Books and articles have proliferated about the world's shrinking supply of clean drinking water. Now a U.S. based company exports innovative machines that produce water out of thin air.
Everyone needs water to live, but not everyone has access to clean drinking water. The situation in many countries is not getting better.
The World Health Organization estimates that 80-percent of all sickness in the world can be attributed to unsafe water and sanitation. The WHO reports that each year more than 10-million people die from water-related diseases from diarrhea, intestinal worms and parasites, to blindness, and cancers.
"We tended not to talk about the problem five-years ago or 10-years ago. Now you will not find a country that the newspaper will not have, in a week, an article regarding the water crisis going on in the country. It is hitting not only the poor community, It is hitting very rich countries in certain areas. It is affecting us all," says Hisham Fawzi, a Virginia-based entrepreneur who has come up with a low-cost solution he is marketing around the world to try to help.
The Egyptian-born executive is selling a simple machine called the Water Finder.
Based on a design by a Florida inventor, the machine pulls air through a filter that removes contaminants. Then water is extracted from the air, much like a dehumidifier. An integrated filter then cleans the water of chemicals and contaminants, making it fit to drink.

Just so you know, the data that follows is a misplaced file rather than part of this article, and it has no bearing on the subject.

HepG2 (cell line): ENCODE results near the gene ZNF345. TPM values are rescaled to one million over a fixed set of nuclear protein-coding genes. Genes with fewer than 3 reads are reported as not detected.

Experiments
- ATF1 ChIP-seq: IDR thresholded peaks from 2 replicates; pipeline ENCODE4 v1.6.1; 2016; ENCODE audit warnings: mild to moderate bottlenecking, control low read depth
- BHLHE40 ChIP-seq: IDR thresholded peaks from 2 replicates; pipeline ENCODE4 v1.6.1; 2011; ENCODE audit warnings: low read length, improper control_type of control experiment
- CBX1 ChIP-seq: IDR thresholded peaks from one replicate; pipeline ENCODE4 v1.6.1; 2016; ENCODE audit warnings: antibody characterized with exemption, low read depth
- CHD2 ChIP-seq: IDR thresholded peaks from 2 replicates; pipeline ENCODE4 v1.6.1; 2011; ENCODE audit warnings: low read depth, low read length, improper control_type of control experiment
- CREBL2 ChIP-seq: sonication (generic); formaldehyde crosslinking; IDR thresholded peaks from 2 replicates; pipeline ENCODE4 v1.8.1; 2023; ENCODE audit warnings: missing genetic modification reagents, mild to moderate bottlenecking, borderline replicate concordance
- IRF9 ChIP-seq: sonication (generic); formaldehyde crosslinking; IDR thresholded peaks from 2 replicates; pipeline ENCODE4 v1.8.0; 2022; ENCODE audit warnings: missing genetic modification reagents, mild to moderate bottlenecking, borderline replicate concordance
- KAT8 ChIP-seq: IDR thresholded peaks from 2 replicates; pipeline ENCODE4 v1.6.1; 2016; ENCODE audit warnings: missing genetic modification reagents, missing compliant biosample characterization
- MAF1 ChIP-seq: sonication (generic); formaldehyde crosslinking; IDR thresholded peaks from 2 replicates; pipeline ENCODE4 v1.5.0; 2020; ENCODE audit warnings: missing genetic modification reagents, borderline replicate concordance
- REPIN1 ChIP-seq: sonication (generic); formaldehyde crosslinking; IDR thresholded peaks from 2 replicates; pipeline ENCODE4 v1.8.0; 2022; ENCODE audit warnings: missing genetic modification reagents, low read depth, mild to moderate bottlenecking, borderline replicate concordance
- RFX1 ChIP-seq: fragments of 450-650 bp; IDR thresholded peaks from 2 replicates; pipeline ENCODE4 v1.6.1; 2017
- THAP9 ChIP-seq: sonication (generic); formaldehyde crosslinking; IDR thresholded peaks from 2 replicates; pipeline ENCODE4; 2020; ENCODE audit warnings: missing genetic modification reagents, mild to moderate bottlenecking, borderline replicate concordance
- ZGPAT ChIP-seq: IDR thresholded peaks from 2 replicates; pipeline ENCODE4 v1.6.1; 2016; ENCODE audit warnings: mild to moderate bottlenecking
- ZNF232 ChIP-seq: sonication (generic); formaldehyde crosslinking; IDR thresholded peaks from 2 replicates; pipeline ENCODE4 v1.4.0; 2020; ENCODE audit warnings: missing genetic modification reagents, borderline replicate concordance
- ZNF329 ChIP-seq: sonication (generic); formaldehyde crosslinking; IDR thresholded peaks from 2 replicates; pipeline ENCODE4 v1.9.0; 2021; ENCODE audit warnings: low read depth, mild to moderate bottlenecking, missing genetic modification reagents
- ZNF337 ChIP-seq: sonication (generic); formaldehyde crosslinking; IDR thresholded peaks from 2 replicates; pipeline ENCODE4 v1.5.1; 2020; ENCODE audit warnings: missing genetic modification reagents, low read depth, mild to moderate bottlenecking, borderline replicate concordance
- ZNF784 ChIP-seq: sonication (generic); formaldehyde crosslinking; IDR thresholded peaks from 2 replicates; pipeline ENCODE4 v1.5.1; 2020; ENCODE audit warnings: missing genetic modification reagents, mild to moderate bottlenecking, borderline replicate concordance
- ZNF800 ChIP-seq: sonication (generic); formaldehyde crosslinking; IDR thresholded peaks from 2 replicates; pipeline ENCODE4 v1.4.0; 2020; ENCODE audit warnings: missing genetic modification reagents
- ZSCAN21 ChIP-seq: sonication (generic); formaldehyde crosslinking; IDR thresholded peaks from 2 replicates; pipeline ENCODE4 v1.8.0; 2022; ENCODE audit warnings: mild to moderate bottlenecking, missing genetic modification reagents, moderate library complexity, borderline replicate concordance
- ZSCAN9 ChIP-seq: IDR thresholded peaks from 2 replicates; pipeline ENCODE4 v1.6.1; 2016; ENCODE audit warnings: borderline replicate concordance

Mr. Fawzi worked with environmental engineers from the University of Maryland to refine the product that he says is the first of its kind.
The Water Finder does not depend on access to water sources in the ground to function. Mr. Fawzi says it is cost effective too, producing clean water for roughly 23-cents for four-liters. "The Water Finder can be a standard home appliance in all the homes," he says. "This is my ultimate goal. It will replace, if I can say, the bottled water in a certain way."
The machine extracts more than five-gallons of purified water from the air in relatively humid climates. In arid areas like parts of Saudi Arabia or Mexico, Mr. Fawzi markets a more sophisticated version of the Water Finder he describes as state-of-the art.
Access to uncontaminated drinking water is not just a challenge for developing countries. Mr. Fawzi talks of industrial areas in Europe, Asia, and the United States where water supplies can be a health risk too. "The rich people depend on bottled water now, totally, in their drinking habits," he says. "And this will cut their costs. The poor, if it is like UNICEF, we go through big organizations, like World Bank to get it through."
Mr. Fawzi says a larger machine, which is adaptable for community use, can produce several-thousand liters of bacteria-free water a day.